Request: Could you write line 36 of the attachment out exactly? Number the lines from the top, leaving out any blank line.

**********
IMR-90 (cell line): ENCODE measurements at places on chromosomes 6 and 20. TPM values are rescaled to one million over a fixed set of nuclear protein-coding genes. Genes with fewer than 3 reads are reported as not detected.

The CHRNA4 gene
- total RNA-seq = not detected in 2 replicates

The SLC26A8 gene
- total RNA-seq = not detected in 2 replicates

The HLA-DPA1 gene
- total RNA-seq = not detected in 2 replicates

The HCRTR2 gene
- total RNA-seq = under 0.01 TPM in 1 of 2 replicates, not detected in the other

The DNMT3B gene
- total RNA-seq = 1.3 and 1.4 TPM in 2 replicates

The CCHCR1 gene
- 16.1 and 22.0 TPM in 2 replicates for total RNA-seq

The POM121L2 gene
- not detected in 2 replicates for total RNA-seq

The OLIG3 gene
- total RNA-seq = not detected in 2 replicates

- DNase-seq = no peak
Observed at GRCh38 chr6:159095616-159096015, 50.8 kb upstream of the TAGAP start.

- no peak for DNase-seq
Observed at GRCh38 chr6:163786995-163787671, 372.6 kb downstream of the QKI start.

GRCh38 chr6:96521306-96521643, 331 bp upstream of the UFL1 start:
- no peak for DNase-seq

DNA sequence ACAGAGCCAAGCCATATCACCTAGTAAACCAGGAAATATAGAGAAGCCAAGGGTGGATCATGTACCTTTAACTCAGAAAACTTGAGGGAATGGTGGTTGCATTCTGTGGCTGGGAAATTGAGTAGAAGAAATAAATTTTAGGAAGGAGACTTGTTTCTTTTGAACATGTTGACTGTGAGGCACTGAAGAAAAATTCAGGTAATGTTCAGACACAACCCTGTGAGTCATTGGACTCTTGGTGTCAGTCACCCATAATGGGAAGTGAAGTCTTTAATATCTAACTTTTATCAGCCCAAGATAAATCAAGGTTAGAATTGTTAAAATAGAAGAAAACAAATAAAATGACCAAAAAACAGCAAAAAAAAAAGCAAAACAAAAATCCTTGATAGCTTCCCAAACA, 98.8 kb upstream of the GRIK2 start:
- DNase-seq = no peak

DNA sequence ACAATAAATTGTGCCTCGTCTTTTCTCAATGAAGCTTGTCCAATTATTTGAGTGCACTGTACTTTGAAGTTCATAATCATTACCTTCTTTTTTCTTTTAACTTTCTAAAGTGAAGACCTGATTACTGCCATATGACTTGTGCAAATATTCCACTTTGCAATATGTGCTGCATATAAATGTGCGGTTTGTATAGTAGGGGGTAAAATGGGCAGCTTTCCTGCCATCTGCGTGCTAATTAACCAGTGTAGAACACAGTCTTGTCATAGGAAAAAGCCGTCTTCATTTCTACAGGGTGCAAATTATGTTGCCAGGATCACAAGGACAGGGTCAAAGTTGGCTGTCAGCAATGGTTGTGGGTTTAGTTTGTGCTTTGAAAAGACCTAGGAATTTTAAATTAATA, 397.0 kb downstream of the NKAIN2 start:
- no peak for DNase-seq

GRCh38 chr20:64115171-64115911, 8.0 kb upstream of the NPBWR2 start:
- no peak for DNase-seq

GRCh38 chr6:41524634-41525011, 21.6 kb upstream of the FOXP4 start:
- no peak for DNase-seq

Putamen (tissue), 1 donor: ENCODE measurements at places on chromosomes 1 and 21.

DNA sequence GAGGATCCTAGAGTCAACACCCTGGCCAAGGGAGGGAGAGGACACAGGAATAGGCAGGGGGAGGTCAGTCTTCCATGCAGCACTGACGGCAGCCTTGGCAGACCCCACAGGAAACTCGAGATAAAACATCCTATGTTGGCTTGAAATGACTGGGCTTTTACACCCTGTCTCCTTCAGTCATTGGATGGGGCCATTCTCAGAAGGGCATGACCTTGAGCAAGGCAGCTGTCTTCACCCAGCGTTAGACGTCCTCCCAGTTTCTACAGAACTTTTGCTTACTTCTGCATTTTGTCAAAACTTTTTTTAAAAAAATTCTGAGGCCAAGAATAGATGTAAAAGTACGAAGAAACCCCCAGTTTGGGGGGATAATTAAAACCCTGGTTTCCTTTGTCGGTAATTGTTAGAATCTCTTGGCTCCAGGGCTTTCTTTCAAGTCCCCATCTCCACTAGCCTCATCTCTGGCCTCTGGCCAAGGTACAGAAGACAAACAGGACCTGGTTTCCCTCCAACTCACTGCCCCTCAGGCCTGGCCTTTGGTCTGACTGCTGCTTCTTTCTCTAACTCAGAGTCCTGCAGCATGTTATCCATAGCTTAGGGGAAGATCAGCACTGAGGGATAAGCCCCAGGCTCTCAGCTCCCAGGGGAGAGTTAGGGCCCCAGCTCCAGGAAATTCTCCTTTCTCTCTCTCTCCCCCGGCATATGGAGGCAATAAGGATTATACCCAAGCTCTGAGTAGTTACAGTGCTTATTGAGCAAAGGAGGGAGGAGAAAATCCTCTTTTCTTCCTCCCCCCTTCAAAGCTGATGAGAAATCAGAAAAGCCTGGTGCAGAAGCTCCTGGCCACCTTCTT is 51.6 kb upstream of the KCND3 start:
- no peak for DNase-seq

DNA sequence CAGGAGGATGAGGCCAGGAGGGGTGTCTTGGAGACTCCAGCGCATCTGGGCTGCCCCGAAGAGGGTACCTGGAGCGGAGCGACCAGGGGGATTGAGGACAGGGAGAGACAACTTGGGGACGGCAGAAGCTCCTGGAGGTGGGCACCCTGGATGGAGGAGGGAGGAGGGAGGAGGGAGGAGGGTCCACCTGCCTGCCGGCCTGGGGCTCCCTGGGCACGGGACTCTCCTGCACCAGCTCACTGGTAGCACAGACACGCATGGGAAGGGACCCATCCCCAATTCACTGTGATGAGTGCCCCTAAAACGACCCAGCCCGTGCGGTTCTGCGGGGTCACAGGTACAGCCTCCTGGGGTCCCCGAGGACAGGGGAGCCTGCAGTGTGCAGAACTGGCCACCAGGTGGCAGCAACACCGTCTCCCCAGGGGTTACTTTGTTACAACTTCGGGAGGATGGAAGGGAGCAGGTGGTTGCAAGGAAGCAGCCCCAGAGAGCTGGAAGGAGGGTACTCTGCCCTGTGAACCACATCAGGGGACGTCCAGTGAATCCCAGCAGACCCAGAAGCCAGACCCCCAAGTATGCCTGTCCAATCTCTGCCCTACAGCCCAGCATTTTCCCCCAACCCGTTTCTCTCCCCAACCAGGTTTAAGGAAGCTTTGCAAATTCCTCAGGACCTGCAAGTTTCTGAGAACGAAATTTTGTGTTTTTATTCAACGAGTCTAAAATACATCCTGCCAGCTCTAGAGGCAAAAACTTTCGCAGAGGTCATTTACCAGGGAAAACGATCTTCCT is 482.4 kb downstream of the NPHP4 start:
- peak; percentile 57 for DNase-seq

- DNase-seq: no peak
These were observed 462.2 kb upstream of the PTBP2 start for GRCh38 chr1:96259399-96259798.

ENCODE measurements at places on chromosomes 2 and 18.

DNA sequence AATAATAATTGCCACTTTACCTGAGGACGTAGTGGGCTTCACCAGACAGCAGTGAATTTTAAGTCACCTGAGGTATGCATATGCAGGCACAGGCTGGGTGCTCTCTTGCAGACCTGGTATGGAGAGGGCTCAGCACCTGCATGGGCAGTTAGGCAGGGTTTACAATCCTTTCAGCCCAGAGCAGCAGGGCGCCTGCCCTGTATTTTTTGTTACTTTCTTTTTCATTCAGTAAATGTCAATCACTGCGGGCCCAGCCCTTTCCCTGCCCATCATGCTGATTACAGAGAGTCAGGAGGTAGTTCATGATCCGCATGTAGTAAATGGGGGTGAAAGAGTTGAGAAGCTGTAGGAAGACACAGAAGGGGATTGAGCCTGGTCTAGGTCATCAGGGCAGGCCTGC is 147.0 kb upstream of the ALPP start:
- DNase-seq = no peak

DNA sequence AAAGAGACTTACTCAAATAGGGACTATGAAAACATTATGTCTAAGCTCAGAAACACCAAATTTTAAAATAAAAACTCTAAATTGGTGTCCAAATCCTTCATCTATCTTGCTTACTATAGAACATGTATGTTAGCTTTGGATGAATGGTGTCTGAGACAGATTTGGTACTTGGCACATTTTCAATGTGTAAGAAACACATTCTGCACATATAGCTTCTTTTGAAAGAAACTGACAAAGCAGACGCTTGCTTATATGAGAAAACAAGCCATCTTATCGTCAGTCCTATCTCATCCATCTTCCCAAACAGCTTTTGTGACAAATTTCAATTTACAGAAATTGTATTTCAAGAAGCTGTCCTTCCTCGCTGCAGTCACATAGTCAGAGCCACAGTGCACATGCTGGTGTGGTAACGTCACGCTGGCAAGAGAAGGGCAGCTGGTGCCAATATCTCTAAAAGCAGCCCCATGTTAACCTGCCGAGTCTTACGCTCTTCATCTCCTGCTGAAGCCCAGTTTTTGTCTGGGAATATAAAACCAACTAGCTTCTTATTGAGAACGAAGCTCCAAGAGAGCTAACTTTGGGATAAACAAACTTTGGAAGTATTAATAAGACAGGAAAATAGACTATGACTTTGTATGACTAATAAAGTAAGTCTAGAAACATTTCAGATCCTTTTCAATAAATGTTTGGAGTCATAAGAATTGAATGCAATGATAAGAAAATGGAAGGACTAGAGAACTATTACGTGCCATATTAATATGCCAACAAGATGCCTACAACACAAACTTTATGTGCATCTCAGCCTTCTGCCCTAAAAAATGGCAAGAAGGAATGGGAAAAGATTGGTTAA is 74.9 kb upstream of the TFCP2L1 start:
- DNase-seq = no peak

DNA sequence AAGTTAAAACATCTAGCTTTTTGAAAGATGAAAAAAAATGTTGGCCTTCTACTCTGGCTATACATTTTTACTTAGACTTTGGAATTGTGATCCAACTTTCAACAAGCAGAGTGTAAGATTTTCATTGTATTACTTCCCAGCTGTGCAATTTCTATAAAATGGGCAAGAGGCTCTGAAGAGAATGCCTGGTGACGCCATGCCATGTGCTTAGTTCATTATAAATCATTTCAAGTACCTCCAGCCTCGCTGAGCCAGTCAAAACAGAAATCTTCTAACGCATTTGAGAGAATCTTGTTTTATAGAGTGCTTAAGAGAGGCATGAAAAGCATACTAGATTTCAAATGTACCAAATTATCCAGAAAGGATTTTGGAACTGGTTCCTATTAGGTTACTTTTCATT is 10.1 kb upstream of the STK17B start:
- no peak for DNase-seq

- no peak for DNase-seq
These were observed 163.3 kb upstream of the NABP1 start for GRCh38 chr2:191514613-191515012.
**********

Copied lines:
- peak; percentile 57 for DNase-seq